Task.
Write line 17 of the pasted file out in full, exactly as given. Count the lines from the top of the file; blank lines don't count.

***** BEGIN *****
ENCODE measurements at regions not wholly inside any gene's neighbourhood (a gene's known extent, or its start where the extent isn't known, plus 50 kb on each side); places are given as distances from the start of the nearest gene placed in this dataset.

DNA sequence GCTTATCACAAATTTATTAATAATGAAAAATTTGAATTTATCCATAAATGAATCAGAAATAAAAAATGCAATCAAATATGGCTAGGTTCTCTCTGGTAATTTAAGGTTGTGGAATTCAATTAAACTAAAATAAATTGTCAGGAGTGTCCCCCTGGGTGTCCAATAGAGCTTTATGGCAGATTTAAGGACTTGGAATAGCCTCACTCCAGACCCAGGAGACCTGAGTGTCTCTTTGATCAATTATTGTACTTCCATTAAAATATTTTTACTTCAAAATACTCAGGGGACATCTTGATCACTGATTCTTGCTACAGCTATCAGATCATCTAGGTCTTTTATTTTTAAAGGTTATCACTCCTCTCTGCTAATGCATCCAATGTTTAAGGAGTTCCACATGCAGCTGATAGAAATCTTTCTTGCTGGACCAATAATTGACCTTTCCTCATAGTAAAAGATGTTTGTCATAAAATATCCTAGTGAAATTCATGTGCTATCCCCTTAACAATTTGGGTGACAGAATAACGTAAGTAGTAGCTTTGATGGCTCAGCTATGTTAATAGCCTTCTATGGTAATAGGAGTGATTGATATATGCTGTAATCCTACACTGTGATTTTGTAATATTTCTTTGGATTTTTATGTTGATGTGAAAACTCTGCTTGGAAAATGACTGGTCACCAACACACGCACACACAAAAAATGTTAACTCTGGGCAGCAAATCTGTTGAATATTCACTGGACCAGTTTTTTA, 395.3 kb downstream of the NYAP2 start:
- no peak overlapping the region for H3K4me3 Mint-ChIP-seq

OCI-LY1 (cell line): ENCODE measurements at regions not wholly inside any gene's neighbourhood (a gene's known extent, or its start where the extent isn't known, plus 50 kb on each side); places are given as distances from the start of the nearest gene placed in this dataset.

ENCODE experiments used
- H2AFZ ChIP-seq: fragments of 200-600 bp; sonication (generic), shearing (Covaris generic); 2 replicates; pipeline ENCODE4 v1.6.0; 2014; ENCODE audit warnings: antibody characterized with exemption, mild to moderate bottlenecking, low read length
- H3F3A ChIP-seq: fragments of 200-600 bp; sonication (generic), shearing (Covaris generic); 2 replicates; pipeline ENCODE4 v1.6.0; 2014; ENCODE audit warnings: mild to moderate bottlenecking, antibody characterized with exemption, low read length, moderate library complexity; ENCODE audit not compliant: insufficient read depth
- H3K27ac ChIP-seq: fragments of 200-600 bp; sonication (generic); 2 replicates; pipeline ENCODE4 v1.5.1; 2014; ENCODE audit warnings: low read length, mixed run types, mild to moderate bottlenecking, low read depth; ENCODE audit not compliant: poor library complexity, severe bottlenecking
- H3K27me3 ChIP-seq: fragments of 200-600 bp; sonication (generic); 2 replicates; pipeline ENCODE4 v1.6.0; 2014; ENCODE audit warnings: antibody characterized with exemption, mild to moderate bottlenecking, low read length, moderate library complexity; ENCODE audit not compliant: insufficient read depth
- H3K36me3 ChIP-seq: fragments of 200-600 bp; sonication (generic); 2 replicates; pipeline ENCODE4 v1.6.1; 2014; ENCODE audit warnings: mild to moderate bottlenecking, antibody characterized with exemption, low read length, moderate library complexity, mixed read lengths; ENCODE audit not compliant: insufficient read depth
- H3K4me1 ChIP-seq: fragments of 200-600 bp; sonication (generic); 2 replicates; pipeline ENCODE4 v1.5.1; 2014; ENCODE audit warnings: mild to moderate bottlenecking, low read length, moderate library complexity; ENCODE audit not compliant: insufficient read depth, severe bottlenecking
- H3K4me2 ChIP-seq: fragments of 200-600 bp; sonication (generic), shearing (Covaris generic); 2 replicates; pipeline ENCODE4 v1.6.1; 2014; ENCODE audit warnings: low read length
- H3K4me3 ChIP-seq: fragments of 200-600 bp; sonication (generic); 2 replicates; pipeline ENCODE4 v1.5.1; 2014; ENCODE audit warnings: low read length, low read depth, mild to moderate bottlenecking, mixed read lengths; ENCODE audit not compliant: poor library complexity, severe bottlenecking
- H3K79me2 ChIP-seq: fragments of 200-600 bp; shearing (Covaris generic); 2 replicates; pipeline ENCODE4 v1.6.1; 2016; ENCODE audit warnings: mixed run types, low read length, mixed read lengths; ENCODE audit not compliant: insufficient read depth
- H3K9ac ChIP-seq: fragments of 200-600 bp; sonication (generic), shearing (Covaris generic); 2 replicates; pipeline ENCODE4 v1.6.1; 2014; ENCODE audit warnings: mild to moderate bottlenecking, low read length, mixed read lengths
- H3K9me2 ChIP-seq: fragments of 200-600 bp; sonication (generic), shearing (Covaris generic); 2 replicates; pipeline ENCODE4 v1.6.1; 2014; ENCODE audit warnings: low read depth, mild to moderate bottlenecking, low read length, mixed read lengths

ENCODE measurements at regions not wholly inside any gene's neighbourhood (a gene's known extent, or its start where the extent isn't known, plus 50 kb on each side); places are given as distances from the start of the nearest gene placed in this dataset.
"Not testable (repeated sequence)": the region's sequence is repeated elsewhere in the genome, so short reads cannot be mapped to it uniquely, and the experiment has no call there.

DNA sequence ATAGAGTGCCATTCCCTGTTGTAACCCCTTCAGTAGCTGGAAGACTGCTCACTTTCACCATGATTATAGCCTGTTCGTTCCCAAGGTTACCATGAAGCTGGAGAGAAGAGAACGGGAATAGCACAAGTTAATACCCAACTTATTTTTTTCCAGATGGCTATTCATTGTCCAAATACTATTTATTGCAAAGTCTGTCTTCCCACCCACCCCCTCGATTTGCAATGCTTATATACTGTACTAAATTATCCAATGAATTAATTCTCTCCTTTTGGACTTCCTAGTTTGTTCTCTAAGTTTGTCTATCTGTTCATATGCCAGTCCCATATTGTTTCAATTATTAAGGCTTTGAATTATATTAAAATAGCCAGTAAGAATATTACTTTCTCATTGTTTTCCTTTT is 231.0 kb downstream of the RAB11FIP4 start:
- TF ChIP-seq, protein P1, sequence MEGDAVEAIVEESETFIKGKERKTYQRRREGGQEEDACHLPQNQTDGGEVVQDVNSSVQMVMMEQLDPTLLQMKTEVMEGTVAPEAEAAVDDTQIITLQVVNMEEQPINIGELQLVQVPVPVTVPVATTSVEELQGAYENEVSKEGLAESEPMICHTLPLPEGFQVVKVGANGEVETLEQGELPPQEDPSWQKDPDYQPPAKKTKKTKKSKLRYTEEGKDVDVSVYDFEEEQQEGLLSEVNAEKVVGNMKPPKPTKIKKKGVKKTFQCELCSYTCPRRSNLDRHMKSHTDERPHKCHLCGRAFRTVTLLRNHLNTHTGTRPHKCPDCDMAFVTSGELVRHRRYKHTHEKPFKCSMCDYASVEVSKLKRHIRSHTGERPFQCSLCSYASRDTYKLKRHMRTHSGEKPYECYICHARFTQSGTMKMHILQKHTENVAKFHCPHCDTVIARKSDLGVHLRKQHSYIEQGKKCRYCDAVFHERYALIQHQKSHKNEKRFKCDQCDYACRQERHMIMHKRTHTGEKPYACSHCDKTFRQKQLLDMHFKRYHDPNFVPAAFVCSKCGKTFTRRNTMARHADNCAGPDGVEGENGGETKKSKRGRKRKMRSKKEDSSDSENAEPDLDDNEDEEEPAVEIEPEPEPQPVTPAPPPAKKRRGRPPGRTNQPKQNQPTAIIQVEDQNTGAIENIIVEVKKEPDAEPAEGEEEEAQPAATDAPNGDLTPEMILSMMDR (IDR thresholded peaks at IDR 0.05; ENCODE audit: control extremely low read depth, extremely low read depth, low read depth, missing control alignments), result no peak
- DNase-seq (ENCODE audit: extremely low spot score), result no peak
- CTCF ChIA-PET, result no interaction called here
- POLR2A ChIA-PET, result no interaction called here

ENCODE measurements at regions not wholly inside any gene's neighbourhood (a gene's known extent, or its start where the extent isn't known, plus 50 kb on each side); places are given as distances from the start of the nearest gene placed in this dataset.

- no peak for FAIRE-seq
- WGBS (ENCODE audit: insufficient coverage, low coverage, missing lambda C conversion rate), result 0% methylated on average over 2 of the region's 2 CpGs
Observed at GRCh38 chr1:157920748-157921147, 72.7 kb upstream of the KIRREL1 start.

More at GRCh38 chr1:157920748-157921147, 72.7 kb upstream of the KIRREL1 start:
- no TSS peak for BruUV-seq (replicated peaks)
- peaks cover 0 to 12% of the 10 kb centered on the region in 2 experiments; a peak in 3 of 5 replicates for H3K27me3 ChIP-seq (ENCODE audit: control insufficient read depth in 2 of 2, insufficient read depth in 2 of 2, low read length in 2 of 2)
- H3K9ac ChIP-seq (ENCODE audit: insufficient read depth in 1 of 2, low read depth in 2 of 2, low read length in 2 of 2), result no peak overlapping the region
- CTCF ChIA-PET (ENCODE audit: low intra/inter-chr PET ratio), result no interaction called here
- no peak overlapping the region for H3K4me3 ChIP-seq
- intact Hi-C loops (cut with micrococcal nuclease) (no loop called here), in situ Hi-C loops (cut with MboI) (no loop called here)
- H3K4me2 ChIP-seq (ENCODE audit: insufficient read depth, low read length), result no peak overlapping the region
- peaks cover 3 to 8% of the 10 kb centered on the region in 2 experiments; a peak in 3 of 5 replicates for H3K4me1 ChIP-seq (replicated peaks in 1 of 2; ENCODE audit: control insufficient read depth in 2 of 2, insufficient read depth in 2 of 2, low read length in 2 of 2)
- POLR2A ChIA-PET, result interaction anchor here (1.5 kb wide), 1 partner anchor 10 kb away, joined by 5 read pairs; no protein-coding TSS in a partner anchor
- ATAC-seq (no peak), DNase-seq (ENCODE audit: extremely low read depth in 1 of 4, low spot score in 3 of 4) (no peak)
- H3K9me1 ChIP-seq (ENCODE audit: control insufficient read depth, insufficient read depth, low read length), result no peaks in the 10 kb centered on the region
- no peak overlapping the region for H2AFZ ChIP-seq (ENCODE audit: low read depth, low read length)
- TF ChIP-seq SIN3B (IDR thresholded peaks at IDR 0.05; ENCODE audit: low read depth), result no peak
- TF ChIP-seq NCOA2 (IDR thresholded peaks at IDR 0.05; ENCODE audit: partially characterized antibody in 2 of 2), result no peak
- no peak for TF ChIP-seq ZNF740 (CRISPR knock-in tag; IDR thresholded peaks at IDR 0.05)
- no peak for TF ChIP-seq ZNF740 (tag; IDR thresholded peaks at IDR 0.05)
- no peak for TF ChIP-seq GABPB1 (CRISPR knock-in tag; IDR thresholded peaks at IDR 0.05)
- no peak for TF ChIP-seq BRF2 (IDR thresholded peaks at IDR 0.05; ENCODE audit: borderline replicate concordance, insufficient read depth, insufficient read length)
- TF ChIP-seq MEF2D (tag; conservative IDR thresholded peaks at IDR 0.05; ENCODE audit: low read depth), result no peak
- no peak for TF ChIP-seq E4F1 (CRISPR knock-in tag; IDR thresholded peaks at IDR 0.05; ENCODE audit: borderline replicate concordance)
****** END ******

ENCODE measurements at regions not wholly inside any gene's neighbourhood (a gene's known extent, or its start where the extent isn't known, plus 50 kb on each side); places are given as distances from the start of the nearest gene placed in this dataset.